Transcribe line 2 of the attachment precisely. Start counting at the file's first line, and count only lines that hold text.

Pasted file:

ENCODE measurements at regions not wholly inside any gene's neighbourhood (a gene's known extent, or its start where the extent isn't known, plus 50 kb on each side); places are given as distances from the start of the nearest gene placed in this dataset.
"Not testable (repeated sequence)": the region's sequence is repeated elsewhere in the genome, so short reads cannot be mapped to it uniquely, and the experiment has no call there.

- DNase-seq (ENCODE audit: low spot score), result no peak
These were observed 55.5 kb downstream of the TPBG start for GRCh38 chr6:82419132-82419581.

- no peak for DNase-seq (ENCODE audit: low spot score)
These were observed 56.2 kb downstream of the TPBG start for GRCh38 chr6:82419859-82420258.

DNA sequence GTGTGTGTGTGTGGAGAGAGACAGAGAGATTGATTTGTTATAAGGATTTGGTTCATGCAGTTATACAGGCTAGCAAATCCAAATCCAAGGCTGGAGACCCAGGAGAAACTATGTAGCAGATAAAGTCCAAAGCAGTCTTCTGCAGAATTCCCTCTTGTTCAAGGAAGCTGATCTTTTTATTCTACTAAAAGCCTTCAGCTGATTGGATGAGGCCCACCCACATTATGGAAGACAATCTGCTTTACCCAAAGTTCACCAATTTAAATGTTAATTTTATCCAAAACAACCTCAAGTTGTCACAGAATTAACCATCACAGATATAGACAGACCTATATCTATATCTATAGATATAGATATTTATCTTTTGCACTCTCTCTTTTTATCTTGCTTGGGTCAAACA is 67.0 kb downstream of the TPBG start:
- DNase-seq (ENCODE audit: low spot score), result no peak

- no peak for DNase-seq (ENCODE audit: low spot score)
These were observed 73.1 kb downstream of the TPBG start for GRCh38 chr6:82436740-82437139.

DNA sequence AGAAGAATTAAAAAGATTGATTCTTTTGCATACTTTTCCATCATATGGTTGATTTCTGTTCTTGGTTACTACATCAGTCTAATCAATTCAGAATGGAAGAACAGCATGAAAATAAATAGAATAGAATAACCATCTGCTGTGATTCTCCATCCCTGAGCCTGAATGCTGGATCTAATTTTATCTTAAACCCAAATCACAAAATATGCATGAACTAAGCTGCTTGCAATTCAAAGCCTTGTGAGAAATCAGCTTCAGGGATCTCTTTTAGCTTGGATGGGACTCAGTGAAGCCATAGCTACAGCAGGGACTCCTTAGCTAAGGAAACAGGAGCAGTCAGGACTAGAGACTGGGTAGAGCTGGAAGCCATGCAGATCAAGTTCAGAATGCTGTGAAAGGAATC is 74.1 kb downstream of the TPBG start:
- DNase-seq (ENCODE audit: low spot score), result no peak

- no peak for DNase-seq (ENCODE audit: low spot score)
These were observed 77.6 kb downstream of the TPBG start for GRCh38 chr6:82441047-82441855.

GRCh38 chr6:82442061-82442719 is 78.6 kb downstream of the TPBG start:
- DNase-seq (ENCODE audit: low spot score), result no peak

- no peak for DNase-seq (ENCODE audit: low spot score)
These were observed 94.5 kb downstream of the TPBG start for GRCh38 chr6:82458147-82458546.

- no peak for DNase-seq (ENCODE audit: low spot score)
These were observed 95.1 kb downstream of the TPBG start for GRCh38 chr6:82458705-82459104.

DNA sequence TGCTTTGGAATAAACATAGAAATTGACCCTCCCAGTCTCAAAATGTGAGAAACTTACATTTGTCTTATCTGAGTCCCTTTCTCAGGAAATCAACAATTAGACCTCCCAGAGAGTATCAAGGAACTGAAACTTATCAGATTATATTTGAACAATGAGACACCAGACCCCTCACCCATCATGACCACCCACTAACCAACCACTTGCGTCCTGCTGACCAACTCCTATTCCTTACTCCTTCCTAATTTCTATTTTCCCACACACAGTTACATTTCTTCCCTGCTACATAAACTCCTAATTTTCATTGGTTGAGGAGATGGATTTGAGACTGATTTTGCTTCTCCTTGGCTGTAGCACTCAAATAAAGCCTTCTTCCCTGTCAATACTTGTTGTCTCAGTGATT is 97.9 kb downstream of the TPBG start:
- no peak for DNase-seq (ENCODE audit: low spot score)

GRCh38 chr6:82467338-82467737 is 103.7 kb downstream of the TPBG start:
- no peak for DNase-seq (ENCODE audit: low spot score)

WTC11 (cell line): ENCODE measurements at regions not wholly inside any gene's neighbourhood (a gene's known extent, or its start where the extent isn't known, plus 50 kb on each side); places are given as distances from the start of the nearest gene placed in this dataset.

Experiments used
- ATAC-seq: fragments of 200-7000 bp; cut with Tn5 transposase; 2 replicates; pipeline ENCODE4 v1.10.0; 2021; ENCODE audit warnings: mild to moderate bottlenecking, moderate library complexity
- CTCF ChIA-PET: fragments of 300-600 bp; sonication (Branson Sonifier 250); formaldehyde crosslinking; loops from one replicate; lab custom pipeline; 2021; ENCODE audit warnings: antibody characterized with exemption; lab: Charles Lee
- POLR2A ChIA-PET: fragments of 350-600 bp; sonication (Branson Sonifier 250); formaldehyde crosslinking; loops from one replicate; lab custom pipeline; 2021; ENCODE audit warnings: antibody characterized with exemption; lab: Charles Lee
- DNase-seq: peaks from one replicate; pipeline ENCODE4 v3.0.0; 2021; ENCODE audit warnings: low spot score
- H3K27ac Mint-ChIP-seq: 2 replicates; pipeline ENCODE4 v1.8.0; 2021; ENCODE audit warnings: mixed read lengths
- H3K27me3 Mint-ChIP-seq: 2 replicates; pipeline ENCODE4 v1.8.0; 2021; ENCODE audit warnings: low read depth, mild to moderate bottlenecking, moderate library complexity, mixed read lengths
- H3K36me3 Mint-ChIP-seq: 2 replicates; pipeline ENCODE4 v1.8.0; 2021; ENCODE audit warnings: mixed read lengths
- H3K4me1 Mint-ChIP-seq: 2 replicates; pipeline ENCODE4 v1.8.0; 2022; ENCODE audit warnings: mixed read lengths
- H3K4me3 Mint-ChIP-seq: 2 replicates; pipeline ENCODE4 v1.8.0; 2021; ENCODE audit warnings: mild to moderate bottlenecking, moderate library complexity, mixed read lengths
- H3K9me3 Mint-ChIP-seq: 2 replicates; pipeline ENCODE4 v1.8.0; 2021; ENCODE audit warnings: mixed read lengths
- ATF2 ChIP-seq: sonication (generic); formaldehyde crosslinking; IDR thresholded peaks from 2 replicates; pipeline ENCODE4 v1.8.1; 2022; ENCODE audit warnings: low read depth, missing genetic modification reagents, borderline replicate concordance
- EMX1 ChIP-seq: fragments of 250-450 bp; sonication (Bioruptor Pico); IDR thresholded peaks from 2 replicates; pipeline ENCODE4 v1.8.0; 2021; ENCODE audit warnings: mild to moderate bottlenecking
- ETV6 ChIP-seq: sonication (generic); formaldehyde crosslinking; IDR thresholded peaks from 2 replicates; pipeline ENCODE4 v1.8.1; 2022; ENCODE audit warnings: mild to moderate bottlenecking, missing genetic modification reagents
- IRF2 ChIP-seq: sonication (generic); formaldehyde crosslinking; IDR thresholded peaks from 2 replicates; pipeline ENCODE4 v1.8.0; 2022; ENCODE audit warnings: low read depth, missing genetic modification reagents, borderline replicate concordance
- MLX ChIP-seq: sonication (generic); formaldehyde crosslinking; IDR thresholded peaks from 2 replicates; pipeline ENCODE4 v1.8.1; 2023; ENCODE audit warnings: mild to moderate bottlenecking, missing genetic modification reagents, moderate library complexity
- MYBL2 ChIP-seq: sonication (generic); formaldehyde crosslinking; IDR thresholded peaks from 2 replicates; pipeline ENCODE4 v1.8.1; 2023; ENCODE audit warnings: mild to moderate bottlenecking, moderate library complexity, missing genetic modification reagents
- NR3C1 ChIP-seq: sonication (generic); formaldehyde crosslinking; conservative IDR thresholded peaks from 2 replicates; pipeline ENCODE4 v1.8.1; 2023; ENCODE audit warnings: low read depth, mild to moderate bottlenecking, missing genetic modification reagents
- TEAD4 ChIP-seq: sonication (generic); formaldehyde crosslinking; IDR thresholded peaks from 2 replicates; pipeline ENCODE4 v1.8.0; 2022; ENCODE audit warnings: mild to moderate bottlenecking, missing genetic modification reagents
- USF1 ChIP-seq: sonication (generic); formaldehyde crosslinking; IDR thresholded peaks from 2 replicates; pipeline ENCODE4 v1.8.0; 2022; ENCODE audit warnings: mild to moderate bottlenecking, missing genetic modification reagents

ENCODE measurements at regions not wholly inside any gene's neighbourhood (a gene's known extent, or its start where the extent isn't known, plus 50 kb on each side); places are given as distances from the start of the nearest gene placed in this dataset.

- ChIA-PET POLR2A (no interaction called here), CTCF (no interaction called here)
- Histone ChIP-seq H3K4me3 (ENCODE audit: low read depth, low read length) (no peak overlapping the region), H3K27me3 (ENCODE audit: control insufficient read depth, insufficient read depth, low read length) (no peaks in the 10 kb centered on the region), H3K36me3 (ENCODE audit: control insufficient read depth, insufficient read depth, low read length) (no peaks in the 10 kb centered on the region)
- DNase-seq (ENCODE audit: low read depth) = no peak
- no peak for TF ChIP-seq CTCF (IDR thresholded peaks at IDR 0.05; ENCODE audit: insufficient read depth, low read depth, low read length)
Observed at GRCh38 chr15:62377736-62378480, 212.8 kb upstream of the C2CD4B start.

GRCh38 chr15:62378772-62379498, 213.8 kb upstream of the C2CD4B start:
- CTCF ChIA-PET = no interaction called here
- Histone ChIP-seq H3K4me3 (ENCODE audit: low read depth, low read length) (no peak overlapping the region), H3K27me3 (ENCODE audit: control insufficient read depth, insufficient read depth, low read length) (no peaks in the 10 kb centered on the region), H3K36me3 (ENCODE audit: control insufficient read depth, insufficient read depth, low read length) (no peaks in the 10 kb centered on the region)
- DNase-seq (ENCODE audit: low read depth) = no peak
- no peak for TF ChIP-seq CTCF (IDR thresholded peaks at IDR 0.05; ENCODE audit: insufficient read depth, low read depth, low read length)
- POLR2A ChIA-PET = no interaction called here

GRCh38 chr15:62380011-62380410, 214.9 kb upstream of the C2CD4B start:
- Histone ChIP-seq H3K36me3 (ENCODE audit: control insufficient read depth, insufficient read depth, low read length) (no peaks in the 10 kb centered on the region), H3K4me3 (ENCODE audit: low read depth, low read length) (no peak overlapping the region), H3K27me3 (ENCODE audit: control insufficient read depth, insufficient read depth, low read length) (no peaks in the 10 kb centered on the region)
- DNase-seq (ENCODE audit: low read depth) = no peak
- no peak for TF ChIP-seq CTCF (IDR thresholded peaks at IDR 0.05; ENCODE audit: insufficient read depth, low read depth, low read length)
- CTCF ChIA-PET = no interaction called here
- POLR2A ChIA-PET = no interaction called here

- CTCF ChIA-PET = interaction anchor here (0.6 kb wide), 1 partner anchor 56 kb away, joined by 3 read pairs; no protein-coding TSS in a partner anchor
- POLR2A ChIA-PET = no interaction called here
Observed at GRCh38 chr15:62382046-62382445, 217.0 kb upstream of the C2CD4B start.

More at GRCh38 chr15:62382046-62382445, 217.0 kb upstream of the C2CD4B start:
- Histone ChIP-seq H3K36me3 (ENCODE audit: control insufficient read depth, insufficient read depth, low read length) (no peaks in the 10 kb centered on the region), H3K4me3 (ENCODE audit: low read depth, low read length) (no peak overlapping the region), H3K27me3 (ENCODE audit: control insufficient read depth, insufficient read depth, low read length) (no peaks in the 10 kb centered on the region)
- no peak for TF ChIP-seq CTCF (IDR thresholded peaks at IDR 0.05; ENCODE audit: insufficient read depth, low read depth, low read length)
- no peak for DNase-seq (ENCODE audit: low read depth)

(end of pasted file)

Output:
"Not testable (repeated sequence)": the region's sequence is repeated elsewhere in the genome, so short reads cannot be mapped to it uniquely, and the experiment has no call there.